It may be too late to win back many working-class voters. The Sweden Democrats, who began as a neo-Nazi party but are now less extreme, hold 18% of the seats in parliament. The centre-right Moderates once shunned them, but now collaborate with them. Lisa Pelling of Arena Idé, a progressive think-tank in Stockholm, co-wrote a book about neighbourhoods where the Sweden Democrats do well. It is tough reading for leftists. “Voters may suffer from service cuts or bad schools, but they see their problems entirely through the lens of crime and immigration,” she says.
In their heyday, Nordic Social Democrats used to win 40% or more of the vote. Now they are lucky to get 30%. That forces them into fragile coalitions: when Ms Andersson negotiated on pensions with the socialist Left party, the Centre Party retaliated by voting down her budget. Its leader, Annie Loof, said Ms Andersson was betraying the “broad centre”. Ms Andersson was forced to resign after seven hours in office. She returned a few days later heading a minority government, but the opposition passed its own budget in the confusion. She is now stuck with it.
Voters who move right over immigration often become more economically conservative, too. In Finland the populist Finns Party, which once backed more progressive taxes, has turned laissez-faire. Leftists worry that Sanna Marin, Finland’s popular young Social Democratic prime minister, appeals mostly to hip elites. It did not help when in December she missed a phone alert that a colleague had covid-19; she was out nightclubbing with celebrities.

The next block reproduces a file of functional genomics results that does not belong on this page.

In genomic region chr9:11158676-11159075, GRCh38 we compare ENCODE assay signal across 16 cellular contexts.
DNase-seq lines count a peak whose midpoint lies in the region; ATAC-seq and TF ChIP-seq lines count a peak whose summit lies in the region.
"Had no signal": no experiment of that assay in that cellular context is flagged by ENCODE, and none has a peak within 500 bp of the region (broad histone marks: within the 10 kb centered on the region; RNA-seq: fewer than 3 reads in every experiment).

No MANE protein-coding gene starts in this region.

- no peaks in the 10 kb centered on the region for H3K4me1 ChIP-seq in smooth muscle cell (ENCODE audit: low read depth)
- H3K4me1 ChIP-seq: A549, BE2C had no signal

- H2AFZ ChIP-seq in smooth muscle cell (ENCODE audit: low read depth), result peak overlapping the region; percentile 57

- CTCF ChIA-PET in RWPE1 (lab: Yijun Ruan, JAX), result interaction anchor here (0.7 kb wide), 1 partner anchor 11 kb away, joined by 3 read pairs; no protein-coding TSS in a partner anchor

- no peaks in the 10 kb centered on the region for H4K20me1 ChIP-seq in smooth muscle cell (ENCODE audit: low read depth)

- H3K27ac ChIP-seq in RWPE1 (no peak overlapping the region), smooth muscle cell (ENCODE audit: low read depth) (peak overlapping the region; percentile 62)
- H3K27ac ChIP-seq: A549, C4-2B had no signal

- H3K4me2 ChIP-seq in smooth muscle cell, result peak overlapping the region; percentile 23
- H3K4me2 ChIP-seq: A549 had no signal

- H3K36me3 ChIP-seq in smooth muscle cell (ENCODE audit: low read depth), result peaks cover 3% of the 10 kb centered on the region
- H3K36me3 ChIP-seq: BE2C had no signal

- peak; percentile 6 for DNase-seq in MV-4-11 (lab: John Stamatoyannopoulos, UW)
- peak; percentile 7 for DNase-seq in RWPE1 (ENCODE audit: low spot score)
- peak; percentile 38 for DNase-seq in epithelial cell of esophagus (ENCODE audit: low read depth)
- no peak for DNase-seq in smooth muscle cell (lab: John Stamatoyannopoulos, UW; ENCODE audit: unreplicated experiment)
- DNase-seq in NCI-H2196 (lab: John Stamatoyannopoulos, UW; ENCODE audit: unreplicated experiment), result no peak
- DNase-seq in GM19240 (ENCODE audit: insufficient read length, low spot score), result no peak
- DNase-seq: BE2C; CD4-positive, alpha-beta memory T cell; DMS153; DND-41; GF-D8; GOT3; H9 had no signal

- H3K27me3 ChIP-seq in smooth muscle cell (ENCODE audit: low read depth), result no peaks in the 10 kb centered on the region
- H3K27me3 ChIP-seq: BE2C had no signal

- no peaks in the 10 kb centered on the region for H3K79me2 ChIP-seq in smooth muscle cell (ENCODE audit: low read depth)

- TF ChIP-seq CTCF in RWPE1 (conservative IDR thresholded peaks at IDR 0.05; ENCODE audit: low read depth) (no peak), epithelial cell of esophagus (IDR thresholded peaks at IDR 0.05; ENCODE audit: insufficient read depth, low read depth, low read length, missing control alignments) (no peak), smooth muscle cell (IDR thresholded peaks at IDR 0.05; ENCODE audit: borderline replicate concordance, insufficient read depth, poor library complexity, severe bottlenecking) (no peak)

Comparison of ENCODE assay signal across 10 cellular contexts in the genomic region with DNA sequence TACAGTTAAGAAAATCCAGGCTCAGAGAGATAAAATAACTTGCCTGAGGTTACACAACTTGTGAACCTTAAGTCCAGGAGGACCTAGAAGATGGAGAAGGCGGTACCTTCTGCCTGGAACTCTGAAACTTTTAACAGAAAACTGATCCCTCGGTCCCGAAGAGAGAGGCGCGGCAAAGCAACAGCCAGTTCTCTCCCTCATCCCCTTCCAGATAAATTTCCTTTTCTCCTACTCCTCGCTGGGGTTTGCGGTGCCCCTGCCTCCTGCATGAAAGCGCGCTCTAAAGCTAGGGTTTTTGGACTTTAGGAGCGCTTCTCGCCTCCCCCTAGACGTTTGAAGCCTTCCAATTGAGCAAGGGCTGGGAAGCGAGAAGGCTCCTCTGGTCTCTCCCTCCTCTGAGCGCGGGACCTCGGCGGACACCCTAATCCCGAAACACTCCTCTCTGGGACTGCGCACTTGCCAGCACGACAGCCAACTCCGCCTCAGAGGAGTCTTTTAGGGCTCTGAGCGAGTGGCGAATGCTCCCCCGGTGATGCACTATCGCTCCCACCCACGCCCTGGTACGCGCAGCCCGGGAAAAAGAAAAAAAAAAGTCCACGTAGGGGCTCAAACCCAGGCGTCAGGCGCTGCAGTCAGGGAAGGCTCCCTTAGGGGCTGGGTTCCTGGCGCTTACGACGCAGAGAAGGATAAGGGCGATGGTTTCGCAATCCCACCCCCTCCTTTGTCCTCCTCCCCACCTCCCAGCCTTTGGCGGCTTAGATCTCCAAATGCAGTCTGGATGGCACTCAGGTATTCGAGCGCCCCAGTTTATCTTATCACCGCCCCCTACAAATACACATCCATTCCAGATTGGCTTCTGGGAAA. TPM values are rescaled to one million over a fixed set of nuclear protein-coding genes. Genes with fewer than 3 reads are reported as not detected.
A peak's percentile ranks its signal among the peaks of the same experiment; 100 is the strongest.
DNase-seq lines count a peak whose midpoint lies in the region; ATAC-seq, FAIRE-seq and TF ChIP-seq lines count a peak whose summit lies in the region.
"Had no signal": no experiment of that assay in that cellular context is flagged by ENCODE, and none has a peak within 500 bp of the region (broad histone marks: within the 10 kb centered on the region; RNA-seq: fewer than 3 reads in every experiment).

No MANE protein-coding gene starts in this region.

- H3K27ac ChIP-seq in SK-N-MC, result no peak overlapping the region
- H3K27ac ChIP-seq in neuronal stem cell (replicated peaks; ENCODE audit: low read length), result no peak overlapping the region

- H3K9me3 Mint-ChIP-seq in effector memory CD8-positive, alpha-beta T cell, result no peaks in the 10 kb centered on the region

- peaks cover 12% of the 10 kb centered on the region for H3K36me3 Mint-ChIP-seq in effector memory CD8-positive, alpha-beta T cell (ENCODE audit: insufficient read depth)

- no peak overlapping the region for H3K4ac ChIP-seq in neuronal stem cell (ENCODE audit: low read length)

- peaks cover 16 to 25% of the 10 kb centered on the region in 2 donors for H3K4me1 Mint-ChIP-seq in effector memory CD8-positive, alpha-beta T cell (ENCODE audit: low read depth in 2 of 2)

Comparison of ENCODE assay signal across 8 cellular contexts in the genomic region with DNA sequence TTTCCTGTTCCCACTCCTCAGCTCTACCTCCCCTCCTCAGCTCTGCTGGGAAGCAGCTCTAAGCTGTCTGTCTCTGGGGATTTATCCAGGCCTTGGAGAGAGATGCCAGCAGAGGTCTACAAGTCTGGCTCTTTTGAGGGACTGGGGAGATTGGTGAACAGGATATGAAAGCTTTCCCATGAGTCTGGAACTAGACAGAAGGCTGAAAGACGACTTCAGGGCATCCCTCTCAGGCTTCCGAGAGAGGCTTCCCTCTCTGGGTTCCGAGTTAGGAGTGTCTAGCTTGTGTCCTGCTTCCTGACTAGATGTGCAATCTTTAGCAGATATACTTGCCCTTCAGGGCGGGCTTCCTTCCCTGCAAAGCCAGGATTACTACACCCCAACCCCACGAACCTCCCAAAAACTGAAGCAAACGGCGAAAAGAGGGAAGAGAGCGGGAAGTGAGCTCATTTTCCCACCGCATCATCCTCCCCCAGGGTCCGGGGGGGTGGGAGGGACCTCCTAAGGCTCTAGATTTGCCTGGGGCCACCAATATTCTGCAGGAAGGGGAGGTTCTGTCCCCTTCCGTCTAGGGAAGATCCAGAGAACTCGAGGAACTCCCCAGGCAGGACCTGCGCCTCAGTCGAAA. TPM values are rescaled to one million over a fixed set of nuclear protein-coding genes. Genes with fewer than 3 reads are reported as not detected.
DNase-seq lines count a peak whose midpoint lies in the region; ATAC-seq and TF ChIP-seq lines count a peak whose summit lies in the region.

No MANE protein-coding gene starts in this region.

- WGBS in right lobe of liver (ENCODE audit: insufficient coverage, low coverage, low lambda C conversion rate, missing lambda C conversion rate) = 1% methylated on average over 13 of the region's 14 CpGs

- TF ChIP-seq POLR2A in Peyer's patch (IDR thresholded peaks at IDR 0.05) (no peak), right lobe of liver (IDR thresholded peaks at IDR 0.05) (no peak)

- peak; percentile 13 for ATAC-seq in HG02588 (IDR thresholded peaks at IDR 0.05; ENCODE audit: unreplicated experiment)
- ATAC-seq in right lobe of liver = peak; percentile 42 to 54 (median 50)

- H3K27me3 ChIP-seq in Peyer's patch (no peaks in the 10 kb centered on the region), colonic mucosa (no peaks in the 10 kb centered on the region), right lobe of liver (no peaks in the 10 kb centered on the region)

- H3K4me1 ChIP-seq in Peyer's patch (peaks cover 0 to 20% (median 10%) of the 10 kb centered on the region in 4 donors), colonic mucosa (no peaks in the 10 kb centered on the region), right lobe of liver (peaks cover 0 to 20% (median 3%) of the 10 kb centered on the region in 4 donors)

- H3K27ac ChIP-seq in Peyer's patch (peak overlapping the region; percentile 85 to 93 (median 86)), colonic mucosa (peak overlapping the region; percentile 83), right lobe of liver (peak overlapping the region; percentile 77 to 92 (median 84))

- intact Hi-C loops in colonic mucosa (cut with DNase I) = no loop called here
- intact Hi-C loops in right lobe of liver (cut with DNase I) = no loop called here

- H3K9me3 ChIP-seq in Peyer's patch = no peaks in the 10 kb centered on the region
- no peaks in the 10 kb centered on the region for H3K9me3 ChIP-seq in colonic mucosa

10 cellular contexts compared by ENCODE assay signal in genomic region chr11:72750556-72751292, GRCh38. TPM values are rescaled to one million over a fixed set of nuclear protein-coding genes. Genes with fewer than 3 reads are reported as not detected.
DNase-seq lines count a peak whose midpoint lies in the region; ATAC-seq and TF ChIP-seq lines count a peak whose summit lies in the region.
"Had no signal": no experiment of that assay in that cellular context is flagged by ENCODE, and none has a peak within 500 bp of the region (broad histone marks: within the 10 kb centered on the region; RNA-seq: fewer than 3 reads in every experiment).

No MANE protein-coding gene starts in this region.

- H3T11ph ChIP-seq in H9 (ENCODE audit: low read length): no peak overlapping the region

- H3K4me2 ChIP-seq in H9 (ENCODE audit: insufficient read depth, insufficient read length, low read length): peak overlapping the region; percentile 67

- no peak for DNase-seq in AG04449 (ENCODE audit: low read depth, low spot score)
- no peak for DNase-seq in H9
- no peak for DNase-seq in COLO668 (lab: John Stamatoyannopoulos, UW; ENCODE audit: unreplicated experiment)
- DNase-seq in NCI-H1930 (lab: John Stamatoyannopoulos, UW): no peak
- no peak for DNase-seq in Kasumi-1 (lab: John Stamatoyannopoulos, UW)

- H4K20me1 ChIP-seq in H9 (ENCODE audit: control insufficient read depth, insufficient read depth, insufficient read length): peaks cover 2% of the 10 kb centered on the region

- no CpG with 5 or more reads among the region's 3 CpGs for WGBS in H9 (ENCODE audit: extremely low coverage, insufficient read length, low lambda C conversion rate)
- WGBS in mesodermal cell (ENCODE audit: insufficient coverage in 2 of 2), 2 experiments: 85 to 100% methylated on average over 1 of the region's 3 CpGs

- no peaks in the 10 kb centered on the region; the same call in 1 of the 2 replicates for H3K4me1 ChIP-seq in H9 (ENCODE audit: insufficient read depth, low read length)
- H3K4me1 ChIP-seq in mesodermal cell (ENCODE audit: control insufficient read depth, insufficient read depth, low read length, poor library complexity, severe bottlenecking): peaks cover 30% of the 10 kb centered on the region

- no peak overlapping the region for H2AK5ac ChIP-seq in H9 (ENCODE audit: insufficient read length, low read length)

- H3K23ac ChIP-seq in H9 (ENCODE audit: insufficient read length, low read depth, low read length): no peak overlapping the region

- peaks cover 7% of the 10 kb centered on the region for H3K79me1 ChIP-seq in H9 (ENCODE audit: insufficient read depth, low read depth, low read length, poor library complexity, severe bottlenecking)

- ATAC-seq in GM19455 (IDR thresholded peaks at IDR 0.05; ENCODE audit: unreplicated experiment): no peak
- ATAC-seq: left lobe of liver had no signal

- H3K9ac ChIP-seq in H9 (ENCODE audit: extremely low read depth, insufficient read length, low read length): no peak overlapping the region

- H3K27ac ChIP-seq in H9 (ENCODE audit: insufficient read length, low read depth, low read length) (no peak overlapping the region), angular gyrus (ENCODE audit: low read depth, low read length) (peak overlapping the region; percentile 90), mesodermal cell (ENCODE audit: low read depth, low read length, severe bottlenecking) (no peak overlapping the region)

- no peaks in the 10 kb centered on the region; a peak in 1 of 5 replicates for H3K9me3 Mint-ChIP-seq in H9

The left’s new vision revolves partly around climate change. Curiously, green parties do poorly in Nordic countries; other leftists take their votes. When Labour won Norway’s election in September, the country’s Greens won just three of the 169 seats in parliament. Yet social democrats’ climate policies are not always ambitious. In their coalition agreement, Labour and Norway’s Centre Party said they would let companies explore for more oil and gas in the country’s vast offshore fields.
Inequality may be a more promising issue. Nordic post-tax incomes are relatively equal for rich countries, but have grown less so since the 1990s. There are sharp rural-urban disparities in health care. In Sweden the Left party’s new leader, Nooshi Dadgostar, the daughter of Iranian immigrants, has mostly ignored identity politics in favour of class issues such as eliminating for-profit private schools.
The clearest vision of the Nordic model’s future is in northern Sweden, where hydroelectricity is powering climate-friendly industries. The huge Northvolt factory will supply batteries for much of Europe’s electric-vehicle industry. The town of Lulea, where a coalless “green steel” plant has just opened, is building 5,000 new homes. Green jobs and public housing are good terrain for the left. Elsewhere the Nordic left’s programme is a bit of a smorgasbord, but its politicians are optimistic. “We have been on the defensive for maybe 30 years,” says Mr Dragsted. “We are going on the offensive now.” ■
This article appeared in the Europe section of the print edition under the headline “Back in charge”